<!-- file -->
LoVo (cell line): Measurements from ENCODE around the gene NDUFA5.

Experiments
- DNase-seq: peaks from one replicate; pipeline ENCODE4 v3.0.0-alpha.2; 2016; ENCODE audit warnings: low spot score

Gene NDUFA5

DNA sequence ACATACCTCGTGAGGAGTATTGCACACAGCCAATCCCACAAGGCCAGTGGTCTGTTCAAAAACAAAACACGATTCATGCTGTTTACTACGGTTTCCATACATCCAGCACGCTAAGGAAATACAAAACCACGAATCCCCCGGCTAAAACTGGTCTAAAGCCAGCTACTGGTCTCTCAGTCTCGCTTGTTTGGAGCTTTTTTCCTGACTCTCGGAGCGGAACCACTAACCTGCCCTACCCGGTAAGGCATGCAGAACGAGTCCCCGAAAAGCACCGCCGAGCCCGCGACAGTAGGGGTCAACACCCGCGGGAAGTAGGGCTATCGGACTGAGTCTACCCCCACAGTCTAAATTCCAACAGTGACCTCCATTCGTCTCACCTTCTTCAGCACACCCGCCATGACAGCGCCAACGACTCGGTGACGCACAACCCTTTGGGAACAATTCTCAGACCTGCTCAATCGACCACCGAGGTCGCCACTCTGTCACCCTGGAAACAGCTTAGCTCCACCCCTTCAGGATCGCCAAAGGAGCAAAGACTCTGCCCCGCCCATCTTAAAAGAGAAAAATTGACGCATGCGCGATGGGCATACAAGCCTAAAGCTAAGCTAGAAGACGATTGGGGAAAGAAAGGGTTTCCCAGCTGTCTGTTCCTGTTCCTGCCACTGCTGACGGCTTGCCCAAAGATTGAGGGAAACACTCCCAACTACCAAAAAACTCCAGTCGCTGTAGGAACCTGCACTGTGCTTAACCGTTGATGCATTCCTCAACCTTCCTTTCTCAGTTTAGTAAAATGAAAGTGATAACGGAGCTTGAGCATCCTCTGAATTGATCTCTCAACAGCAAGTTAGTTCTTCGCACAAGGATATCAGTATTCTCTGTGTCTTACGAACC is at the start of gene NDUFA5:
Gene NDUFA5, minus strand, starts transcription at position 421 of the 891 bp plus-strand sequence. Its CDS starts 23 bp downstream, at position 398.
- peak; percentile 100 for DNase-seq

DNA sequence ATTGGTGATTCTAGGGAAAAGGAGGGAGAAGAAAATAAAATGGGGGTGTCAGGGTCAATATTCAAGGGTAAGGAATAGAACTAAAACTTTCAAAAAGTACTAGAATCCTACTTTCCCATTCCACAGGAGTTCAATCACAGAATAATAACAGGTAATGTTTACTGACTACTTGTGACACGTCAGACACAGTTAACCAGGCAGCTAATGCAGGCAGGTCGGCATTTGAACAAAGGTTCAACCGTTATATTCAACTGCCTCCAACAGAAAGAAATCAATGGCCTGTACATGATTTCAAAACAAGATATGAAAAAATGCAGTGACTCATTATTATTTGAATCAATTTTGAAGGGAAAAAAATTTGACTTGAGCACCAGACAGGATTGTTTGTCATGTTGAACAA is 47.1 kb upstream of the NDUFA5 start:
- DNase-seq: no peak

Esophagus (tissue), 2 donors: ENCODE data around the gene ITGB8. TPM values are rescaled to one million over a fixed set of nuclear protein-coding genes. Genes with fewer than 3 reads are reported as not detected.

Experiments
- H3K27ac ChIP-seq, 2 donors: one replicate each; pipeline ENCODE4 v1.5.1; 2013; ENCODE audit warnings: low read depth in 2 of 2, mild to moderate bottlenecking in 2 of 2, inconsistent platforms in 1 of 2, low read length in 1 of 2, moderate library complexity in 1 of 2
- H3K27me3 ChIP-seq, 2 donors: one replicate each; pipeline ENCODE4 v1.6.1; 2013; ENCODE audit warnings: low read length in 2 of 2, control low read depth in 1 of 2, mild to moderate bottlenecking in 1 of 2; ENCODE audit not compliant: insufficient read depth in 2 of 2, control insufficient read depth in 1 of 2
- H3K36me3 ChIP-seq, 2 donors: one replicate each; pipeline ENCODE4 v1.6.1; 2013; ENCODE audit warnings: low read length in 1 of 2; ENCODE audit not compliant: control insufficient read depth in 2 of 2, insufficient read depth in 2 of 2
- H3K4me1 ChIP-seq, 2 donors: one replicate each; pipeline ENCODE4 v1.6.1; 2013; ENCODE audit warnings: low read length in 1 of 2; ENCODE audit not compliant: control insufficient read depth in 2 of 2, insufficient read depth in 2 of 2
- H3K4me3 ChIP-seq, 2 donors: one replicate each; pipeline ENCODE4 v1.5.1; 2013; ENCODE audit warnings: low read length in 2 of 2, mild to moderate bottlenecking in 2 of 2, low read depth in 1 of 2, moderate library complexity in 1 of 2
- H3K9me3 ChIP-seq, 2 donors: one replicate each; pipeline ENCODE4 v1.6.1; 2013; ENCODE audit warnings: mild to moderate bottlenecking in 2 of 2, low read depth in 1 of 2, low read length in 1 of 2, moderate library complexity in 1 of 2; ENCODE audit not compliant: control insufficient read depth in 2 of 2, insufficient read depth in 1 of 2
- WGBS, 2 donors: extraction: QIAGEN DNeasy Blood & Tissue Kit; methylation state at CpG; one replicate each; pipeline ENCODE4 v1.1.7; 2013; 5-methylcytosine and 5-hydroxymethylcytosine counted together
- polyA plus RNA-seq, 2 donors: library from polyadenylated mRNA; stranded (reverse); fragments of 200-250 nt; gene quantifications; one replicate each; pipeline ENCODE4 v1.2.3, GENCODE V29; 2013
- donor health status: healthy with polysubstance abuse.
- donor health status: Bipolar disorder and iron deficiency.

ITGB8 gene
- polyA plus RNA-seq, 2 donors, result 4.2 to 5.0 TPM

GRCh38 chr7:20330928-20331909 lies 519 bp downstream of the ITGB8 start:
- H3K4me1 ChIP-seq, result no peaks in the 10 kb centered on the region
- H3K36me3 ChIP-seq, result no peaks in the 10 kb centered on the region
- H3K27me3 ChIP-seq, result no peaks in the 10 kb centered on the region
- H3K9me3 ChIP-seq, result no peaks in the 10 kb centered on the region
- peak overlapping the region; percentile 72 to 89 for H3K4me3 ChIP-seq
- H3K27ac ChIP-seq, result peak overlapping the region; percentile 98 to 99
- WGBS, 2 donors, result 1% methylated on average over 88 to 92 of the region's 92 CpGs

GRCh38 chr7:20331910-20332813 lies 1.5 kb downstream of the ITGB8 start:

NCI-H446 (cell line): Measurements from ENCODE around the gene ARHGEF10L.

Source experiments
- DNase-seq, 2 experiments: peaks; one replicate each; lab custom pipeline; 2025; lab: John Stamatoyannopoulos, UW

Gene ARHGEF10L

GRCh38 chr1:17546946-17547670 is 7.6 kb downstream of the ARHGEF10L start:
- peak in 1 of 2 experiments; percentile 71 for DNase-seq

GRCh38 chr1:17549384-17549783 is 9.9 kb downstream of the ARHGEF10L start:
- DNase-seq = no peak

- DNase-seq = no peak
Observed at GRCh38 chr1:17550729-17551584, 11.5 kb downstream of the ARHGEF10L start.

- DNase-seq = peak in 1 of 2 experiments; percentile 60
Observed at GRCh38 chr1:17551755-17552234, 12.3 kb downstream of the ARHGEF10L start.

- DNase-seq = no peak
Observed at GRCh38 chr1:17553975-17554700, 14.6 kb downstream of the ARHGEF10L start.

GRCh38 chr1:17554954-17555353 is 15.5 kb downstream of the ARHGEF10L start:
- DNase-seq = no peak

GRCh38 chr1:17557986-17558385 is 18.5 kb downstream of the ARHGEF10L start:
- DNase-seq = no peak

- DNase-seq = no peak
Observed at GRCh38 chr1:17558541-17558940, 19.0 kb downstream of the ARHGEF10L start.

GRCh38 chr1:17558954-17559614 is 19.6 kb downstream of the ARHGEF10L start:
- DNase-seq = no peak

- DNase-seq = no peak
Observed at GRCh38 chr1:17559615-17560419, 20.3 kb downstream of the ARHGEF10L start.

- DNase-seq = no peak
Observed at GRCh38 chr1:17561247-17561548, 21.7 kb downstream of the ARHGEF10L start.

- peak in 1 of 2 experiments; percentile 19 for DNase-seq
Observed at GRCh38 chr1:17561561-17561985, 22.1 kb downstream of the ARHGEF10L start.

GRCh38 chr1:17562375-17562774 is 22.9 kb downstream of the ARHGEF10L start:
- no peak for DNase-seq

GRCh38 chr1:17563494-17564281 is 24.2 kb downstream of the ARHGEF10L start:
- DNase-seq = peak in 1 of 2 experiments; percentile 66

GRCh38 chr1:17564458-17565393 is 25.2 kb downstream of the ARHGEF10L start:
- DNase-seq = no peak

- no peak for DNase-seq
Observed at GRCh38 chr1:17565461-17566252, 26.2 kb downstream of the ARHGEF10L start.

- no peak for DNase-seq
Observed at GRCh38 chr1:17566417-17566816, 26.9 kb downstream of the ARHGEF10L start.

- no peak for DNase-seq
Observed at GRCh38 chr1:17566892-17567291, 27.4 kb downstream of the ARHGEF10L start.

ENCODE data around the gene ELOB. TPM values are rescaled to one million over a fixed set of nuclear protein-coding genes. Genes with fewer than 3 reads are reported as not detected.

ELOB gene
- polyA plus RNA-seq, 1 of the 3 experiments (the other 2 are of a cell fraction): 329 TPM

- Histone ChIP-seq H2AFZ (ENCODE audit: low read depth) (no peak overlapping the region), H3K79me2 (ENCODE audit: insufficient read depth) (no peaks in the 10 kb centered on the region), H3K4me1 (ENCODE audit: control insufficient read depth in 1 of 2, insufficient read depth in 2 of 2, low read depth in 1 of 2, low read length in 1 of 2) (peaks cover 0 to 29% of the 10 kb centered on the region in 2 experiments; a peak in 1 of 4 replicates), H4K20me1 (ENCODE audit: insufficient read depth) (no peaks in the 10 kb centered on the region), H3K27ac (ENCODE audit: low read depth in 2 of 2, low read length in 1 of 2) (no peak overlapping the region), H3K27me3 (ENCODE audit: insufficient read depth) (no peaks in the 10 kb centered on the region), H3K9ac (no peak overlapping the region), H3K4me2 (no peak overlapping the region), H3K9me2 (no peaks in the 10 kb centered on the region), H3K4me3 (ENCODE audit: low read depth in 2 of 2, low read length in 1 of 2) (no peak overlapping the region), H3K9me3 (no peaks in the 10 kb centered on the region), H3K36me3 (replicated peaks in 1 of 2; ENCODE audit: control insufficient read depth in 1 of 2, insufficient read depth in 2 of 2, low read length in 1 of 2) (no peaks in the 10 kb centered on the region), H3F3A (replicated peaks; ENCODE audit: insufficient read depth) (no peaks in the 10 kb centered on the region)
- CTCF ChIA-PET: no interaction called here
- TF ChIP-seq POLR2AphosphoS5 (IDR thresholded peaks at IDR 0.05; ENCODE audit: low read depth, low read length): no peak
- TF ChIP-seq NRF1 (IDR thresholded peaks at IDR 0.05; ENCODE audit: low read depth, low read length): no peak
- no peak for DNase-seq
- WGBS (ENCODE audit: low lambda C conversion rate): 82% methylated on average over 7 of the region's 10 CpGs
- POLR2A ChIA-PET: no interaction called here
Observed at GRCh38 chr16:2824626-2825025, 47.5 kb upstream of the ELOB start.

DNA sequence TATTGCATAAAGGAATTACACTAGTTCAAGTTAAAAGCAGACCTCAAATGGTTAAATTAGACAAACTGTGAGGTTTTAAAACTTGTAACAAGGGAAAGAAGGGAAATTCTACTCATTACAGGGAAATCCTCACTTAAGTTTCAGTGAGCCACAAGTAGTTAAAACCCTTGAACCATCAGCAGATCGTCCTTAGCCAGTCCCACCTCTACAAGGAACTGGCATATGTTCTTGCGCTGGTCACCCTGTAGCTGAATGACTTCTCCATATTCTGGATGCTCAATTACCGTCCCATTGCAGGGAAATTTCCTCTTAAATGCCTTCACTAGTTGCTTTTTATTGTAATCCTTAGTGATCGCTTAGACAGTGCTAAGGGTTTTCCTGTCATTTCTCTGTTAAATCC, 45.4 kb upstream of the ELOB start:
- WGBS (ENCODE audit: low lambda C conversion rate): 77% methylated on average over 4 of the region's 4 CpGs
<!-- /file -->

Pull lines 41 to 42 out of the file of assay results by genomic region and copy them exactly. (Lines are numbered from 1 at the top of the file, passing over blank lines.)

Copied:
- DNase-seq = no peak
Observed at GRCh38 chr1:17550729-17551584, 11.5 kb downstream of the ARHGEF10L start.